Central and Eastern Europe, Public opinion, the Netherlands, Ukraine

Ukrainians trying (again) to argue against the Dutch ‘No’ while ratification remains uncertain

A guest post by Elitsa Kortenska:

Since 6 April 2016 when a consultative referendum in the Netherlands on the EU’s Association Agreement  with Ukraine resulted in 61 percent votes against it and 38 percent in favour, ratification is on hold. The Netherlands was the last member state whose ratification was needed for its entry into force. Since April, the government and the Prime Minister have postponed decision to withdraw Dutch support for the Agreement several times. In the last couple of months, Dutch Prime Minister Mark Rutte has intensified his efforts in Brussels and in the Netherlands to resolve the problem. He stated repeatedly that the failure to ratify the Agreement would be a ‘massive mistake’ for the Netherlands, as POLITICO reported.

In October Rutte attempted to persuade political parties (see his official letter sent to Parliament) to rally around  and ratify it despite the referendum results. The forthcoming elections are making this a politically risky proposition especially with the initiators of the referendum Baudet and Jan Roos both going into politics with political formations on the right, aiming seats in parliament. Meanwhile, in an interview for a Dutch radio, former Dutch foreign minister and current Vice president of the European Commission Frans Timmermans urged political parties to give a green light to the Agreement and referred to the consultative nature of the referendum. Emphasizing the risk of instability in the region at the event of non-ratification, Timmermans said ‘we should not offer presents to Putin’. Yet the fate of Agreement remains uncertain due to the unwillingness of the Dutch second and first chamber to appear to dismiss the popular vote with national elections around the corner.

Earlier in October, Ukrainian officials, parliament members and civil society tried to argue the case for ratification and discussed the dynamics linked to it at a symposium, organized by the newly launched Netherlands-Ukraine Society. Speakers highlighted the paramount importance of the Treaty for the Ukraine domestic political and economic transformation. From the perspective of the seven Ukrainian students, who had led a six-day ‘For’ campaign just before the referendum date, the negative result meant a need  for more initiatives presenting a positive image of the ongoing transformation in ‘new’ Ukraine and AA-related reforms.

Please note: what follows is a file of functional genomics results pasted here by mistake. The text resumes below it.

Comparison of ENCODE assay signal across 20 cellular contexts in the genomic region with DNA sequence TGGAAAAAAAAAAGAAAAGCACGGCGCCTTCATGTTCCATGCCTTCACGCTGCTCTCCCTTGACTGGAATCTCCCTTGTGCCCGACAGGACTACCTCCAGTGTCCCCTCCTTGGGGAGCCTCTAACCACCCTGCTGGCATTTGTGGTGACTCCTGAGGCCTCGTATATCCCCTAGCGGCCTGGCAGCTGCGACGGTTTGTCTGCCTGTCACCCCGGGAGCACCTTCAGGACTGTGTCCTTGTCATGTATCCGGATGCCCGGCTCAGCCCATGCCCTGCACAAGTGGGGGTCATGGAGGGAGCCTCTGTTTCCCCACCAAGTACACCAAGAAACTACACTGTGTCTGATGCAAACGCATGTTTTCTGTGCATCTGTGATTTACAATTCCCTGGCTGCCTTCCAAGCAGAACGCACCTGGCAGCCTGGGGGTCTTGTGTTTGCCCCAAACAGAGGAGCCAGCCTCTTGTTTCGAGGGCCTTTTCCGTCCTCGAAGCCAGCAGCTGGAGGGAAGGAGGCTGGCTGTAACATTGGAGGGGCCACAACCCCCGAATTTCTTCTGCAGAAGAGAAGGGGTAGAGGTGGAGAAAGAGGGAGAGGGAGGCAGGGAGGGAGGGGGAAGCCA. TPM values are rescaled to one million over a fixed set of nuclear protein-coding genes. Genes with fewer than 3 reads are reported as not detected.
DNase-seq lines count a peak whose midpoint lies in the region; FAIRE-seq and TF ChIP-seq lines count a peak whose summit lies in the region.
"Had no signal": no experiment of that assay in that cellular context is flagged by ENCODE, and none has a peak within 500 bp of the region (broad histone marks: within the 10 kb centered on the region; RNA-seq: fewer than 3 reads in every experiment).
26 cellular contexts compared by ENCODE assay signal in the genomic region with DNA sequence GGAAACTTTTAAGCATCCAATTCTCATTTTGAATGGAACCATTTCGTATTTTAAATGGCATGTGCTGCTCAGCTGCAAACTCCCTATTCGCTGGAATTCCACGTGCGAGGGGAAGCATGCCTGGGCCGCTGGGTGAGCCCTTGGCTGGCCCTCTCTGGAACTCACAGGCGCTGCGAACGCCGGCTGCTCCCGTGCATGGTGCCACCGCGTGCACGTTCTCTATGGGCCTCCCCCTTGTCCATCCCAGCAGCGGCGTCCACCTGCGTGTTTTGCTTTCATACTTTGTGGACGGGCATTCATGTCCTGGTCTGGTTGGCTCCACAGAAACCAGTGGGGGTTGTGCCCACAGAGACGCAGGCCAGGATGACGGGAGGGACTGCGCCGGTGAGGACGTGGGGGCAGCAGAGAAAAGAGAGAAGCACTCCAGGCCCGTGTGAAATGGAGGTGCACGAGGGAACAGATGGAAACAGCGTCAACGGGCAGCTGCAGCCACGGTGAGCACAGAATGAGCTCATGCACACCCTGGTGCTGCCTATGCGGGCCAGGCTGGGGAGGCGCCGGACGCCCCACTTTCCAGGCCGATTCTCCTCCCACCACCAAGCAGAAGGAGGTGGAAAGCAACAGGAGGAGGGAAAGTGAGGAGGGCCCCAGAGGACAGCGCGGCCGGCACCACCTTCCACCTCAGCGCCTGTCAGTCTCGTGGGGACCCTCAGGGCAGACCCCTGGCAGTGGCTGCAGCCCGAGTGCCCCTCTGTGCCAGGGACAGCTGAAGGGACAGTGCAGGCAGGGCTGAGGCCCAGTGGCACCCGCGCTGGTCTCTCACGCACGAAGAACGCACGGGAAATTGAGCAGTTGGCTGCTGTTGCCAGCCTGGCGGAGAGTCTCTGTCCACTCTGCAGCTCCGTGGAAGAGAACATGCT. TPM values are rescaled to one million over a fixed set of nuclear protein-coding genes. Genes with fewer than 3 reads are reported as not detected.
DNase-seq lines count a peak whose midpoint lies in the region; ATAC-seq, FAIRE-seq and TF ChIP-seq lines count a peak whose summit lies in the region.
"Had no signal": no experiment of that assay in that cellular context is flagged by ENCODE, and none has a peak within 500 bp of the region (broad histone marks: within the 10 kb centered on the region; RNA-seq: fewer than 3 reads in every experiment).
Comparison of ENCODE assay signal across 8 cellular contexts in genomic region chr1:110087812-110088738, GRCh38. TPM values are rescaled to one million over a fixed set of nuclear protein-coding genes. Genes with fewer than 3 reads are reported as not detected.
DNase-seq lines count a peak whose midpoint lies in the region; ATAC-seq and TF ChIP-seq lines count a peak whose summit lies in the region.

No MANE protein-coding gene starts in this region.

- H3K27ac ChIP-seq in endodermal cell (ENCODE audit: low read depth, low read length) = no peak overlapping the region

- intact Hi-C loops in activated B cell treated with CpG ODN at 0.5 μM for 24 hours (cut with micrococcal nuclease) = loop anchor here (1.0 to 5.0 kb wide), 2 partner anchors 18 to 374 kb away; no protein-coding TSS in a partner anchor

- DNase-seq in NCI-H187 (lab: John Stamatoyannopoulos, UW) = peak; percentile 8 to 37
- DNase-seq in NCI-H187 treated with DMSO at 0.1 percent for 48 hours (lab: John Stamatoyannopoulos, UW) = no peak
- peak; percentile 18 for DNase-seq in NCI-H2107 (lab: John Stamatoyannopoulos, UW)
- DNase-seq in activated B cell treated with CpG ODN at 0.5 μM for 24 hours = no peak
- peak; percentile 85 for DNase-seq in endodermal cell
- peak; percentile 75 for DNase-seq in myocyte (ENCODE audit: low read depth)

Ukrainian politicians and civil society members present at the event warned about the negative implications of failure of the Agreement. While Dutch citizens’ concerns and the ‘No’ vote must be taken seriously and addressed, according to Taras Kachka this could be achieved without renegotiating or changing the provisions of the Agreement. Since a number of the Treaty provisions have already been enforced, he hoped that that the Dutch ‘No’ would not ‘kill’ the Treaty. ‘The Agreement is not merely a technical tool for integration for Ukraine, but it symbolizes enormous changes in Ukrainian political culture and society’ he argued.

Enforcement of the treaty provisions has achieved progress in important areas of  reform: rule of law and market liberalization, but those have not reached a ‘point of no return’, civil society representatives argued. The Reanimation Reform Package (RRP) for Ukraine is a clear example of Ukrainian civil society engagement in the reform process. Olena Halushka, RRP representative, said: ‘the Maidan is the real evidence that signing the AA was not a political decision taken top-down’, but a result of citizens’ desire for transformation in Ukraine and the ‘Revolution of Dignity’.  Reforms and their enforcement are not irreversible, Halushka warned and emphasized that the political will for adopting and implementing reforms depends on full enforcement of AA provisions and the synergy between civil society and external EU pressure.

Parliamentarians Serhiy Kiral (Samopomich Union) and Vladyslav Golub (Petro Poroschenko Bloc) stressed political and financial support through the AA is key for maintaining political consensus on reforms domestically. Uncertainty over the Dutch decision has weakened the EU’s commitment to the Agreement, while the on-going Russian information war,  propaganda and aggression in Ukraine renders non-ratification extremely risky for domestic reform process, they argued.

While the Dutch ‘No’ cannot be simply disregarded, the implications of the failure of the Treaty could have more negative consequences for EU, the Netherlands and Ukraine than public is aware. According to the symposium speakers, one way to resolve the problem within the Netherlands is through broader public debate, information and communication on the economic benefits of the Treaty for the Netherlands It remains to be seen whether it is already too late for this, in terms of ratification. A decision from Dutch parliament is yet to come, but the delay already costs the EU some credibility, affects political commitment for reforms in Ukraine and potentially contributes to further political deadlock.